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Bi-Weekly Round Up: 12th July 2021

This edition focuses on the ethics of 4 niche areas. At first glance, the ethical issues may not immediately be apparent, but upon delving deeper the ethical dilemmas and conflicting stances become clear.

By Comfort King · July 13, 2021

1. Ethics of split liver transplantation: should a large liver always be split if medically safe?

Split liver transplantation- ethically justifiable to benefit the greatest number of individuals even if it leads to a reduction in being able to offer whole liver transplantations to larger adult patients?

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2. Covid-19: Judge gives permission for NHS trust to remove life support from patient

Another devastating case involving the withdrawal of life support in the presence of religious objections from the patient’s family (further complicated by the consideration for Covid-19 and related resource allocation issues).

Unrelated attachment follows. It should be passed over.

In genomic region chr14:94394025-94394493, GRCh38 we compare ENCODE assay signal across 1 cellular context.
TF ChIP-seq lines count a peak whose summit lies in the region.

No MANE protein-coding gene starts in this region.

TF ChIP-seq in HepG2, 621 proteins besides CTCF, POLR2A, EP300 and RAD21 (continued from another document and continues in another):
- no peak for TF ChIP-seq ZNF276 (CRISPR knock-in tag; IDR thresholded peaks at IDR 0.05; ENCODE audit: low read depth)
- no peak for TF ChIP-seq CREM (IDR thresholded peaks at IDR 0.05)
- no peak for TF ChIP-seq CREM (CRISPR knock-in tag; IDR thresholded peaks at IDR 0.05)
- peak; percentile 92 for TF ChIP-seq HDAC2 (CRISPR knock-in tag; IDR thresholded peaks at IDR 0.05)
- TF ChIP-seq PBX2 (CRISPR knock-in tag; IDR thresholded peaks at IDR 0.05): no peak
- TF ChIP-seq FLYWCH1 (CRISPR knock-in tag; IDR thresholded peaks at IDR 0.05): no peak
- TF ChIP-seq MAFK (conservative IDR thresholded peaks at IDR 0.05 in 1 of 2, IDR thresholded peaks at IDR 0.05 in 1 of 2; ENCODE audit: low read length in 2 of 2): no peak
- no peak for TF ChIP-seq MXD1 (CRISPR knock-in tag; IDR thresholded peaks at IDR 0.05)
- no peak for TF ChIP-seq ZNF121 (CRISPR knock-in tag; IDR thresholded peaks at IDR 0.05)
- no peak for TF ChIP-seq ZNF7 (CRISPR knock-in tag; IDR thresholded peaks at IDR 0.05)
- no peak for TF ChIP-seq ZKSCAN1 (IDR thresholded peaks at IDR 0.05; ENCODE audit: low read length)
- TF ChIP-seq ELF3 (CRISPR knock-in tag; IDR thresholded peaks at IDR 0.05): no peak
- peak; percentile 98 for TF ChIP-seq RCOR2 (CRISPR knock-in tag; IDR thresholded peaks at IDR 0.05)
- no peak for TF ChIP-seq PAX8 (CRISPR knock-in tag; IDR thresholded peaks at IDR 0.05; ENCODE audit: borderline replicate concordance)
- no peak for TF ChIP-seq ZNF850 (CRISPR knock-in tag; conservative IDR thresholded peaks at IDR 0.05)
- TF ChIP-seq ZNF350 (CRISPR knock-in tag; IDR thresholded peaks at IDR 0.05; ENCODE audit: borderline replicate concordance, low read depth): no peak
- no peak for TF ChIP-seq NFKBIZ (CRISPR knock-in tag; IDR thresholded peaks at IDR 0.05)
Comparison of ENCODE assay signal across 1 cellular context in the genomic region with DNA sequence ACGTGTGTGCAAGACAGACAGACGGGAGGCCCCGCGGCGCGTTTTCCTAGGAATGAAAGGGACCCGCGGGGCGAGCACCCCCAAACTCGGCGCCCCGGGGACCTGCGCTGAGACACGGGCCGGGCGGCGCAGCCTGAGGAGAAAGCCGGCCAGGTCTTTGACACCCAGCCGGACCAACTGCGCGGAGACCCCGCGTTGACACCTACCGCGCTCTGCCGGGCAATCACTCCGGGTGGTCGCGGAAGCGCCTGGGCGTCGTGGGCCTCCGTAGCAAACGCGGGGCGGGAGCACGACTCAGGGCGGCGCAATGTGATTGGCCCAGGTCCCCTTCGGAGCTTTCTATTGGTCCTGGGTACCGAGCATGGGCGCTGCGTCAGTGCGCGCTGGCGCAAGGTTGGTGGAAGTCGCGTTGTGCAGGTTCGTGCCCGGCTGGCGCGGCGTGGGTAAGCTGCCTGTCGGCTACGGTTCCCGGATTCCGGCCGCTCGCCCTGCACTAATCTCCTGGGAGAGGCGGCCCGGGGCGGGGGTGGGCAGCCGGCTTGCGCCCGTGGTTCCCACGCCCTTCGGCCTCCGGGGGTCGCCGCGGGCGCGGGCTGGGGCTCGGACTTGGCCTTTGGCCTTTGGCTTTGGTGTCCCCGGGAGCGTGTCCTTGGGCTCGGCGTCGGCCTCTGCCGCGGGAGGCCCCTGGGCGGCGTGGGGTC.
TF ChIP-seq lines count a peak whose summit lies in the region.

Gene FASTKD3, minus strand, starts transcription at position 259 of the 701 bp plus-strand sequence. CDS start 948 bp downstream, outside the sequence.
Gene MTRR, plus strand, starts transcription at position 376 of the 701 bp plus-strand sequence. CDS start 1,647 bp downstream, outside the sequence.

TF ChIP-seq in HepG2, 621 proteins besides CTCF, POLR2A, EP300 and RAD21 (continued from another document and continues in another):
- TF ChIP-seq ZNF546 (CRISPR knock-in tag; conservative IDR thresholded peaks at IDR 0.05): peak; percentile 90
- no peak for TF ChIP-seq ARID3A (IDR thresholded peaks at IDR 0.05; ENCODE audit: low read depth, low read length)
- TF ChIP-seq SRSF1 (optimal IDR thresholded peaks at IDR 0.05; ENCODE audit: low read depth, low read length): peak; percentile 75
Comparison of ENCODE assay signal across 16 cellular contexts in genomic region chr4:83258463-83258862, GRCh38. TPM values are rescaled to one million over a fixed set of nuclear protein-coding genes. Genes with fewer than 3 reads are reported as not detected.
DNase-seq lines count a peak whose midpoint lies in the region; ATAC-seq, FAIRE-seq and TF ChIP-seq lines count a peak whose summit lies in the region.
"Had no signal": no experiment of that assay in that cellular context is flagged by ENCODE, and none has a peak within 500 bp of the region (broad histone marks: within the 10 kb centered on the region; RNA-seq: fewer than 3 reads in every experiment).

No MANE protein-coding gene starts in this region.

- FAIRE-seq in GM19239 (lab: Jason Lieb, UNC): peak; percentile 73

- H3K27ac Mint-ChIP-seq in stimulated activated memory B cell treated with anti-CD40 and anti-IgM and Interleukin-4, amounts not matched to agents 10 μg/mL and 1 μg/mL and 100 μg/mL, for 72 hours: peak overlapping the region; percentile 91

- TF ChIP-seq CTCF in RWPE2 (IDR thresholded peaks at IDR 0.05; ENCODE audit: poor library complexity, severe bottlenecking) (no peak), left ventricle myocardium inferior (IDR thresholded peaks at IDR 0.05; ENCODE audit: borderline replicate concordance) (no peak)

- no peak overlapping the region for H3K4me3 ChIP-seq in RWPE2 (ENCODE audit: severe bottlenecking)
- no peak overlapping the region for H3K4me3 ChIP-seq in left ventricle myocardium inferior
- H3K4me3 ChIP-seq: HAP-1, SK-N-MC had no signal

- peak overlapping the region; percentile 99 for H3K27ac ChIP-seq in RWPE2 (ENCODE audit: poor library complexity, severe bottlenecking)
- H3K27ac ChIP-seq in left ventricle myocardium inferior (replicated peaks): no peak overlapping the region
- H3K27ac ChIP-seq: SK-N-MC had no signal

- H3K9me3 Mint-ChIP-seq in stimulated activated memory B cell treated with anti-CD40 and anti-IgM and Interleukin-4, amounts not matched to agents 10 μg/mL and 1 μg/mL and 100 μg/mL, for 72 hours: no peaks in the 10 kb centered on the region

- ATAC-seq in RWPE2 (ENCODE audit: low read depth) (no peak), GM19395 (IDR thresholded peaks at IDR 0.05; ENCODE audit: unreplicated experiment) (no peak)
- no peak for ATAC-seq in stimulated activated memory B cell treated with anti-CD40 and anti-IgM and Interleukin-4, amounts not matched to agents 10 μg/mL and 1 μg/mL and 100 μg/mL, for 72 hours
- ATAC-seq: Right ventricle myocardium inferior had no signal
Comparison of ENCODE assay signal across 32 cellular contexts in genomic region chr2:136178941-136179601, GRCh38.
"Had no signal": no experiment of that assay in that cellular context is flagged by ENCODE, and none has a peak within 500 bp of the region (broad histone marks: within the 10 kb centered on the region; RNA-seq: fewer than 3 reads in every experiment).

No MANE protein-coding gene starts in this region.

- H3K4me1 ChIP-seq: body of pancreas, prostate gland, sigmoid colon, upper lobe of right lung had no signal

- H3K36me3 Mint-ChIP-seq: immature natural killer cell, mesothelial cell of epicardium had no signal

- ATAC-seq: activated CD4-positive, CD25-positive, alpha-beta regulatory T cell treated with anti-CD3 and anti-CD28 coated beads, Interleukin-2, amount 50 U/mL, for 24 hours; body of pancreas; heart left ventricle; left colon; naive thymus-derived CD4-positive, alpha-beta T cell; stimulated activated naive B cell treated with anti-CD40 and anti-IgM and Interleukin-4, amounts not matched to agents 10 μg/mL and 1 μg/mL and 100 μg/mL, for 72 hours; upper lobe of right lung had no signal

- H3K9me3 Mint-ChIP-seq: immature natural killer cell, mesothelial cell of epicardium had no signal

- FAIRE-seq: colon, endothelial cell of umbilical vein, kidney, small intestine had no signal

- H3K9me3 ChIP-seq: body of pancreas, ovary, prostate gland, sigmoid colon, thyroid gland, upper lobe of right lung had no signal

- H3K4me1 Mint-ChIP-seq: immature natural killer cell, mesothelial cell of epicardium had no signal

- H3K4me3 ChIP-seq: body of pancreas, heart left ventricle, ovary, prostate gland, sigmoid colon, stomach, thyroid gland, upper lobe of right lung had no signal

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3. Second-hand smoke: when you work in others’ homes, where do their rights end and yours begin?

For consideration for those who undertake home visits within their clinical roles e.g. health care professionals conducting home visits.

Who’s rights are trumped when considering the right to smoke within one’s own home vs. the right to work in an environment free from second-hand smoke and one that is not hazardous to an individual’s health.

Where do you stand in this ethical debate?

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4. Reporting restrictions in end of life cases: anonymity for treating clinicians

Should clinicians be entitled to anonymity when considering media coverage for cases regarding end of life decisions for children? Or is anonymity preventing ‘whistle-blowing’ and legitimate scrutiny of clinical practice?

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And finally, one for those with IME membership (Sign up here).

5. Lord Sumption and the values of life, liberty and security: before and since the COVID-19 outbreak

An interesting critical analysis of points raised by prominent figure Lord Sumption, former Justice of the Supreme Court, regarding Covid-19 restrictions, the sanctity of life and the duty to protect others within society.

Are all lifes of equal value?

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